Monith Ilavarasan: A Glimpse Into the Future of Local Politics and What It Means For Immigrant Communities

Photo of Monith Ilavarasan. Provided by Ilavarasan.

Early August, presidential candidate Joe Biden chose Sen. Kamala Harris to be his running mate. Many in the South Asian community marveled at the fact that Harris came from a South Asian background. However, even with her running for vice president and the Asian American electorate growing significantly in number, there is little campaigning done toward these communities. 

Located in the San Francisco Bay Area is a small town that exemplifies this trend. Pleasanton, nestled in the foothills of California’s Amador Valley, faces a year like no other. Monith Ilavarasan is running for mayor, the first Indian-American candidate to ever do so. Ilavarasan is running on a progressive platform in a traditionally conservative city, one that has long lacked diversity in its leaders, from city council members to boards of directors. A whopping 32.7% of Pleasanton residents are Asian American but despite that fact, this reality is not reflected in the local government.

And Pleasanton isn’t the only city to experience this phenomenon; the trend can be spotted all across the map. Voter turnout for municipal elections has steadily decreased, as low as 20% in many places. The remaining subset of voters is typically whiter, older, and wealthier than the rest of the population. Thus, more and more local governments are only represented by the interests of the few. 

Even though since 2010, there has been growth in the number of Asian Americans who vote in local elections, many still believe that their votes and their voices are insignificant. Paired with minimal campaigning towards their communities, immigrants who have never voted have no reason to be more civically engaged. Ilavarasan is well-acquainted with the feelings immigrant communities may have of wanting to distance themselves from any form of politics. However, he knows that the immigrant struggle deserves to be represented in our government.

“You have that tie into that struggle, in some way, shape, or form. And you’re able to bring that perspective in a way that just fundamentally can’t be brought if you don’t have that kind of deep tie into that experience,” Ilavarasan explained.

The increasing diversity in many communities is finally being reflected in the areas’ local, state, and federal governments. While there remains a long way to go, candidates of color like Ilavarasan offer a glimpse of what our leaders could look like in the coming years. 

More immigrants are becoming increasingly invested in the political sphere. But leaders are not reaching out to their communities at the same pace, missing the opportunity to make disengaged minorities feel heard. Many South Asians are left misinformed due to the lack of contact from campaigns, not encouraging them to enter the arena themselves either. 

There could be many reasons that stop people of color from running for office such as believing they wouldn’t share the residents’ platforms. But Ilavarasan says a city’s diversity and most pressing issues are always changing. He sees a more progressive Pleasanton than years past.

When asked about the most surprising thing he has learned while campaigning, he said, “There’s this broad perception in Pleasanton that it is a conservative community. Every time I talk to people, especially people who are more liberal, more progressive, and I say I’m running on a progressive Democrat candidacy, they’re super surprised…  numbers show you that Pleasanton is a majority democratically leaning city.”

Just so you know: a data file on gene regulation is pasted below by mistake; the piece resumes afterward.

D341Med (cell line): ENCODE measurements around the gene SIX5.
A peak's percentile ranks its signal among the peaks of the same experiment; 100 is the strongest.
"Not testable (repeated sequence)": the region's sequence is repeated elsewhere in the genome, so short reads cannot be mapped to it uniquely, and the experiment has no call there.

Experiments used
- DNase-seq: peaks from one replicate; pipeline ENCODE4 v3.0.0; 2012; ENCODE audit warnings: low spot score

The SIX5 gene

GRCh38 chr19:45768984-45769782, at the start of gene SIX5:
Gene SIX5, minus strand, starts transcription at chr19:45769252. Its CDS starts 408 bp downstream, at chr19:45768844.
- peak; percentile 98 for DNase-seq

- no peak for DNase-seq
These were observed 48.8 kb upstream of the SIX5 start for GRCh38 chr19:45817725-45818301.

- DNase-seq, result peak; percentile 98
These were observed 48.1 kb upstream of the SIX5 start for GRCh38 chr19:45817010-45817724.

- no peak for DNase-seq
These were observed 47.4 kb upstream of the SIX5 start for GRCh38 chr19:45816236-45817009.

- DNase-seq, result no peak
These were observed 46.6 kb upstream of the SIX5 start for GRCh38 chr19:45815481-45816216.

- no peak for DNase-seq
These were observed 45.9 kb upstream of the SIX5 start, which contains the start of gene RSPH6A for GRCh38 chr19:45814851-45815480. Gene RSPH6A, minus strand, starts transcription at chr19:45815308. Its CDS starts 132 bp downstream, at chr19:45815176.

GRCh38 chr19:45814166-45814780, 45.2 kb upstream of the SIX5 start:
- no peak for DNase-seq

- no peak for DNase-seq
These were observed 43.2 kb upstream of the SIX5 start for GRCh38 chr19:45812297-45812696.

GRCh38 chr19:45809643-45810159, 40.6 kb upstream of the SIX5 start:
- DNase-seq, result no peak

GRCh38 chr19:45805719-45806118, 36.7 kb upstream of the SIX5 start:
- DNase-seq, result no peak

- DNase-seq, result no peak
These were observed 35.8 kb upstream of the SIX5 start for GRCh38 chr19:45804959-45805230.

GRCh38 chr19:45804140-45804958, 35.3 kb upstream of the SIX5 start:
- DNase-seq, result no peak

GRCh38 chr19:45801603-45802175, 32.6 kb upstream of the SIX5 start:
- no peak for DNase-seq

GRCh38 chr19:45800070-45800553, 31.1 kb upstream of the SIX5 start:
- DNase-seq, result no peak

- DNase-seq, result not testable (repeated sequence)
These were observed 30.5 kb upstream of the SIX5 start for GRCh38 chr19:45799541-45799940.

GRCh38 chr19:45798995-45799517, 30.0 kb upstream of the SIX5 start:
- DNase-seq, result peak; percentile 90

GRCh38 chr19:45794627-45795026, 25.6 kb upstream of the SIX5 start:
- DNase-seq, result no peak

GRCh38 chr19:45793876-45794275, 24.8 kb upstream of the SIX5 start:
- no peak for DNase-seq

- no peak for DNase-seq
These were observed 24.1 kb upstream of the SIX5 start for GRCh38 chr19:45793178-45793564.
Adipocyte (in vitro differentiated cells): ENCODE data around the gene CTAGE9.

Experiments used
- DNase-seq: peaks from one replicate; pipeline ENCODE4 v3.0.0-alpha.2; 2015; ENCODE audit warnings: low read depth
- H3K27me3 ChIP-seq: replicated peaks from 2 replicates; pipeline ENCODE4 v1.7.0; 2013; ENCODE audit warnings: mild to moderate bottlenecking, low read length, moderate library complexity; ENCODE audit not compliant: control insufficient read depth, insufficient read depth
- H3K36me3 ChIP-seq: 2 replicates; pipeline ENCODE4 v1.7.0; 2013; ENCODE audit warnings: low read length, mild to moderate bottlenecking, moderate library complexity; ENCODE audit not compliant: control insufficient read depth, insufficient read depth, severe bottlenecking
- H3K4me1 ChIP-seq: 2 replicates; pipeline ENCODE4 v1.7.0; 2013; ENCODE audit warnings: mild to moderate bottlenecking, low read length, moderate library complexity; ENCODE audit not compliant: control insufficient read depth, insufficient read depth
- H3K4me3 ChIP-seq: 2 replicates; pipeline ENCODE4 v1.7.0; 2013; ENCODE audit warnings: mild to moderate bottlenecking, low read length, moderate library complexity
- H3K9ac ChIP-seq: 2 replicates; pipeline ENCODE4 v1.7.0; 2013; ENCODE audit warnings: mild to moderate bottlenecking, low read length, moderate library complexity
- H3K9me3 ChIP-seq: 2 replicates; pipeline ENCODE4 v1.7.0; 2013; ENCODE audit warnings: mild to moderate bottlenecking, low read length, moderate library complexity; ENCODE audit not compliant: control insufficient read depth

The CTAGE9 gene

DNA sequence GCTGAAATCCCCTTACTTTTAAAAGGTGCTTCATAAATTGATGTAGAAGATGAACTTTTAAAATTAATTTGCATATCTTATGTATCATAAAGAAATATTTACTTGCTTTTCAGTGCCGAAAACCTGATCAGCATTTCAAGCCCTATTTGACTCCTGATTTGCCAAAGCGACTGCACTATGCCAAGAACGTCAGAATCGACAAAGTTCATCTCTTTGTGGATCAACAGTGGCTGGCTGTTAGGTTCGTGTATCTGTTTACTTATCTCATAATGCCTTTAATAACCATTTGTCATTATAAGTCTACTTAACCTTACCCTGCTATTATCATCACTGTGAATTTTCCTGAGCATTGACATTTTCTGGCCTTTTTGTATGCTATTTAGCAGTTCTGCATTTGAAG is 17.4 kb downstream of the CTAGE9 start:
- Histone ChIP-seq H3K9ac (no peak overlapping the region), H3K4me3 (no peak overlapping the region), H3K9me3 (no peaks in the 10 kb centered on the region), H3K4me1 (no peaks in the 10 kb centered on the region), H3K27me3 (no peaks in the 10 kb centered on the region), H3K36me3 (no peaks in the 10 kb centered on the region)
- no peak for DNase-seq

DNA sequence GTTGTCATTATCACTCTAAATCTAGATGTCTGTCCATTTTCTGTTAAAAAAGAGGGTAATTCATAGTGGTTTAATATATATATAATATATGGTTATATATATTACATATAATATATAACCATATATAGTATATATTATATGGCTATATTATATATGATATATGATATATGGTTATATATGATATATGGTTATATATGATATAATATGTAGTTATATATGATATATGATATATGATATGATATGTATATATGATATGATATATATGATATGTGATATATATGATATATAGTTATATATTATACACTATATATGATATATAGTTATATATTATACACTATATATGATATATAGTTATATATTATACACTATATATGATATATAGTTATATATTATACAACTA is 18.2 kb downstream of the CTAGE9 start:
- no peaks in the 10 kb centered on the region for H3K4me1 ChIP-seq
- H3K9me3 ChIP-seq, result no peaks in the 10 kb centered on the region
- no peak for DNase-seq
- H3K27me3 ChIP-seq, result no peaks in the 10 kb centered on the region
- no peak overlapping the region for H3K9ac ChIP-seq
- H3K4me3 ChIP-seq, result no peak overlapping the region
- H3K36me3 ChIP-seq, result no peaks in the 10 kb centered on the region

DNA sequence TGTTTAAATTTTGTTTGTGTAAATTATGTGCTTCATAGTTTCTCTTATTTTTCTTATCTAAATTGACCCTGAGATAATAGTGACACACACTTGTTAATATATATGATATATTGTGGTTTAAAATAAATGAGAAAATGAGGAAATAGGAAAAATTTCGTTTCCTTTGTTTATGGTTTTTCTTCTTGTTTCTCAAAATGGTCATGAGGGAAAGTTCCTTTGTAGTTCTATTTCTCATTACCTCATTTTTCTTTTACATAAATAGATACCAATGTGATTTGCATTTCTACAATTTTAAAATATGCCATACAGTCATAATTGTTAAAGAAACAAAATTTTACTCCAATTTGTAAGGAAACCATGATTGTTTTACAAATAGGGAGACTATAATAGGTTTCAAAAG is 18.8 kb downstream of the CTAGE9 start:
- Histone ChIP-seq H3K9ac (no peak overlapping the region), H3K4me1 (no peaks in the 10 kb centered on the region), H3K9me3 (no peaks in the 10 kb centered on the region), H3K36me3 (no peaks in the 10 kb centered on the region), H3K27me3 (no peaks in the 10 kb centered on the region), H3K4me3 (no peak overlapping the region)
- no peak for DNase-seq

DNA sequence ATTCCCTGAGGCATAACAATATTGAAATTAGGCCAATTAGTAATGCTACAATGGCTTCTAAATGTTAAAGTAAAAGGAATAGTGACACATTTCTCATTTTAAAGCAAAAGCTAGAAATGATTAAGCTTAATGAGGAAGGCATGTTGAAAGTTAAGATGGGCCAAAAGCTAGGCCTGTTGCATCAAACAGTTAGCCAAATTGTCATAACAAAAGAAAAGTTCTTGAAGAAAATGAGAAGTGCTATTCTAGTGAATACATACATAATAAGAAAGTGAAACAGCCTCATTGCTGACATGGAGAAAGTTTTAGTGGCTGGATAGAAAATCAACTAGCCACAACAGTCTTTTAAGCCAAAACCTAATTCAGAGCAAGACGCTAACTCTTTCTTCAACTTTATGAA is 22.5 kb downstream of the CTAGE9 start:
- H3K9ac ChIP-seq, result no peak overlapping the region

Ilavarasan’s campaign is more than just about representing his own race, though. He said he hopes to build on inclusivity and ensure that the expanding diversity of Pleasanton is met with policies that support their growth, especially aimed towards serving Black and Latino populations and minimum wage workers. He also recognizes that having representation in politics will only encourage others to push for their ideals. “It is really important to see people who look like you and who have had the same life experiences as you take a chance to do something like that.  I hope it does push other people to go, but I’m more than just a South Asian person running. I want the ideals to penetrate and that to be kind of the driving force of why you run, not just kind of like token representation. To me, that’s not as important as getting the ideals pushed to a broader platform,” he said.

For Ilavarasan, one of the most important things is to approach the political conversation with a sense of empathy. “Even with people who you have harsh disagreements with, it is always worth just listening. And then asking probing questions without being combative because then you just get a deeper understanding of who they are. Most people just want to have a nice life where they have family and are not bothered a ton.”

Unless people begin to have conversations, they will never be able to recognize the similarities everyone shares. 

It can be difficult to find a reason to stand up and speak out when it feels like no one wants to listen. But those conversations are important to have, no matter how difficult. Instead of asking someone’s party affiliation first, maybe we should start by asking, “What is the vision of the world that I want? What will it take to achieve that vision? And what are my biases and underlying principles that are driving that vision?” Ilavarasan said.

And like Monith Ilavarasan, you may be surprised to find that there are more people that answer the question the same way you do, more than you ever expected.

1 Comment

  1. Vrinder Makol

    I like the way you express your and candidates opinions. Job well done and keep up the good work. We need younger generation to take over

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